We need more directors willing to take risks with films like Get Out.
"The Marc Pease Experience" is a cheerless and almost sullen experience. Not even its staging of a high school production of “The Wiz” can pep it up. It’s badly written and inertly directed, with actors who don’t have a clue what drives their characters. This is one of those rare films that contains no chemistry at all. None. The actors scarcely seem to be in the same scenes together.
For that matter, I can’t think of many titles that are worse. “Marc Pease” is a name that looks like a typo, and Marc has no experience other than allegedly existing during the events of this film. Oh, at the end he becomes more philosophical and human, but that’s just the screenplay jerking his chain. There is no sense that a human is involved.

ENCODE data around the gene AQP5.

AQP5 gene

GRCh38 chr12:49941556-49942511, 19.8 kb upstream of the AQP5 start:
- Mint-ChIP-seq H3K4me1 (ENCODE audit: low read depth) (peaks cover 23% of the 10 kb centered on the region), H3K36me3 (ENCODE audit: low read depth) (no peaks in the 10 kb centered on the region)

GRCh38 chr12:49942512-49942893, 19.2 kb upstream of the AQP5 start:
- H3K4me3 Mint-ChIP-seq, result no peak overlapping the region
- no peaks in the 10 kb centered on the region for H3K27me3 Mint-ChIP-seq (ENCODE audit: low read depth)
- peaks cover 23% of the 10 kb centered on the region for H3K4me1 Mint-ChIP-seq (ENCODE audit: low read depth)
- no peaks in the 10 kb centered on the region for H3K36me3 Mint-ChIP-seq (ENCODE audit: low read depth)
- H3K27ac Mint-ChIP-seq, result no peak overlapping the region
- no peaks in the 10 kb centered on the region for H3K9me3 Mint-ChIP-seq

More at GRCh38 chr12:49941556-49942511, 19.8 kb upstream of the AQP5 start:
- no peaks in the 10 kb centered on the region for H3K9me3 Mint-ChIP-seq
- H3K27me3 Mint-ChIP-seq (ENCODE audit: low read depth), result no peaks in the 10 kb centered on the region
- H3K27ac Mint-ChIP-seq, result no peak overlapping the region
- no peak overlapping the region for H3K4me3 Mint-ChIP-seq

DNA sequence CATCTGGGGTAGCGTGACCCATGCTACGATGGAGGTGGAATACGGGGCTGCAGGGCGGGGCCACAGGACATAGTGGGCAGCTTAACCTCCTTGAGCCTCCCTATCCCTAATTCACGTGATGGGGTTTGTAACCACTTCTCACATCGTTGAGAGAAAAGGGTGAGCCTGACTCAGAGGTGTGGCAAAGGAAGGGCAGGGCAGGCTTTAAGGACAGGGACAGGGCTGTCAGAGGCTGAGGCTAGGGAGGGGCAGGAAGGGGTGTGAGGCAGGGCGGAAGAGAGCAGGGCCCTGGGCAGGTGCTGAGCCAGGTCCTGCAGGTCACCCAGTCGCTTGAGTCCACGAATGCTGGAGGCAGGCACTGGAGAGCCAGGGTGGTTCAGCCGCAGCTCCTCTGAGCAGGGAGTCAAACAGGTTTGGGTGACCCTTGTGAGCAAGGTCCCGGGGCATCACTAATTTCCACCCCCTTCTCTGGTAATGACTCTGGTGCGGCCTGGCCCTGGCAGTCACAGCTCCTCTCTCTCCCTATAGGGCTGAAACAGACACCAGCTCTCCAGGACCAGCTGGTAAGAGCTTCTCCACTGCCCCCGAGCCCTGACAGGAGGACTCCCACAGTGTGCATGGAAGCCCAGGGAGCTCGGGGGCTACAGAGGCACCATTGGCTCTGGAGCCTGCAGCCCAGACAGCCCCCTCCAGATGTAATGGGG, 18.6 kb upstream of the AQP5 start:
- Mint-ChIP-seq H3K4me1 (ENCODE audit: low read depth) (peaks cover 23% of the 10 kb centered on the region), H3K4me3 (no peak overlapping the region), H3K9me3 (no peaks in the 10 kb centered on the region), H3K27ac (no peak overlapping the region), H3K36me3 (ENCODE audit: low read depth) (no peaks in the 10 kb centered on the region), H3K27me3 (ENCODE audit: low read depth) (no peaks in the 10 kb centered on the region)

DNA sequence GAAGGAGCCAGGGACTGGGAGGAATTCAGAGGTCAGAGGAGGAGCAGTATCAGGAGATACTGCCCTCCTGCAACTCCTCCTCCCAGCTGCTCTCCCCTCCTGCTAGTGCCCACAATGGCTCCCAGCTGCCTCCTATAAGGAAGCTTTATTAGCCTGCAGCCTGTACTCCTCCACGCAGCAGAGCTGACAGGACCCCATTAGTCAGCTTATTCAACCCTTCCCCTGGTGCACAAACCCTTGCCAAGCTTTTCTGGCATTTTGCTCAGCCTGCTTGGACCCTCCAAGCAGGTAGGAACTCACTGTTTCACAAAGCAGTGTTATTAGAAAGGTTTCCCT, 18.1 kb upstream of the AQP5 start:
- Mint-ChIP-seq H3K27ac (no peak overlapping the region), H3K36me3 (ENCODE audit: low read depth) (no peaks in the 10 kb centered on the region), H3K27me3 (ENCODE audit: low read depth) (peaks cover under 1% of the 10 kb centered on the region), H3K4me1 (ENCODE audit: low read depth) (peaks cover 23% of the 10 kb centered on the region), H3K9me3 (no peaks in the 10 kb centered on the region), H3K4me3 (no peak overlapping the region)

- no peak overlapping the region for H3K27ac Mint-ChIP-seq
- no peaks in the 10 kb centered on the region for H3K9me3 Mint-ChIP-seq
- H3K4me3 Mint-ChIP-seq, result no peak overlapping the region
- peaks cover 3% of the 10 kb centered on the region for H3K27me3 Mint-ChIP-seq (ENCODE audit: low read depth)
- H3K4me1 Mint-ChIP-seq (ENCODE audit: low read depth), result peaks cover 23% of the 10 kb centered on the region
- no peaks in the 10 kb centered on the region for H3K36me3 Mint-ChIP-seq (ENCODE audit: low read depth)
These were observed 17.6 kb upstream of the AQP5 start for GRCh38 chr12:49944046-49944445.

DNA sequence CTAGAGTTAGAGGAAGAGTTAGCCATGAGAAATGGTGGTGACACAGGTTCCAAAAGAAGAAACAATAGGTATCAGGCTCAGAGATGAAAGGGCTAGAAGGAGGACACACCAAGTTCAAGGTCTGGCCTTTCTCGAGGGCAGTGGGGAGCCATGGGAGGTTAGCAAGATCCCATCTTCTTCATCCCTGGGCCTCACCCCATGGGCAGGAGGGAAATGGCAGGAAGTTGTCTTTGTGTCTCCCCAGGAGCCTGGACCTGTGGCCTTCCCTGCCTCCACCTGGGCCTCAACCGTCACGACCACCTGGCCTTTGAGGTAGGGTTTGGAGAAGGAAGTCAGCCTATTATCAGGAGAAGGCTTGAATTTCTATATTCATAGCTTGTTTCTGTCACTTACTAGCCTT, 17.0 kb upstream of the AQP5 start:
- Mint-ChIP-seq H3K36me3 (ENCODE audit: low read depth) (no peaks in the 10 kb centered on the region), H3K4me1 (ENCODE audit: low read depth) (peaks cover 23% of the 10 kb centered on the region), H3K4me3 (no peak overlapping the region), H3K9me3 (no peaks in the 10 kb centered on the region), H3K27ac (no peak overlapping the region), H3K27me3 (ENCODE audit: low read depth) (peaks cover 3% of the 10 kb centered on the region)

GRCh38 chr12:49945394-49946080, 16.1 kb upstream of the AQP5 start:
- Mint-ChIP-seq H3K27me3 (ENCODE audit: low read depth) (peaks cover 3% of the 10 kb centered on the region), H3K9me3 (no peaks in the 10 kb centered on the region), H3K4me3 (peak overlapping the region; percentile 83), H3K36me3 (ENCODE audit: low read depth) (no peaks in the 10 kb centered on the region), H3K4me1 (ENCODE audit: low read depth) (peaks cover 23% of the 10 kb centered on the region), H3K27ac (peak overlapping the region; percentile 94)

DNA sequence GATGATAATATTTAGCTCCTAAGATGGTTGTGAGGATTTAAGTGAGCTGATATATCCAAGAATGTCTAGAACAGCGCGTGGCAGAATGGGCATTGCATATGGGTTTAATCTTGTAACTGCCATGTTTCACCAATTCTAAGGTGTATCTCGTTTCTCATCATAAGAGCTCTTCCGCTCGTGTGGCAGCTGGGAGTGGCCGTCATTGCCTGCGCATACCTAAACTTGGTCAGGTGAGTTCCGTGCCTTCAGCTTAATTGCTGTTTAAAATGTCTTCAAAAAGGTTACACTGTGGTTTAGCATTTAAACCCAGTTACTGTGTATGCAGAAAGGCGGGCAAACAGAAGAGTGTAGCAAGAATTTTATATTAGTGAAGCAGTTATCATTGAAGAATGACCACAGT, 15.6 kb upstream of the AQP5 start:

The movie involves two unpleasant men. There is a young woman who is intended as pleasant but lacks all dimension on the screen, so she is simply filling a blank space labeled “pleasant character.” Both unpleasant men are attracted to this young woman, but there is not a single scene between her and either of them that has the slightest joy, playfulness, affection, credibility or humanity. All three are like bad witnesses who have been coached.
Eight years ago, when he was in high school, Marc Pease (Jason Schwartzman) panicked onstage while playing the Tin Man and ran off the stage and out of the school, screaming. His drama coach, who has the Dickensian name of Mr. Gribble (Ben Stiller), has never forgiven him. Both have designs on Meg Brickman (Anna Kendrick), who is a little young for Marc and inappropriately young for Mr. Gribble. She has a nice singing voice and is coached by Gribble, the lech.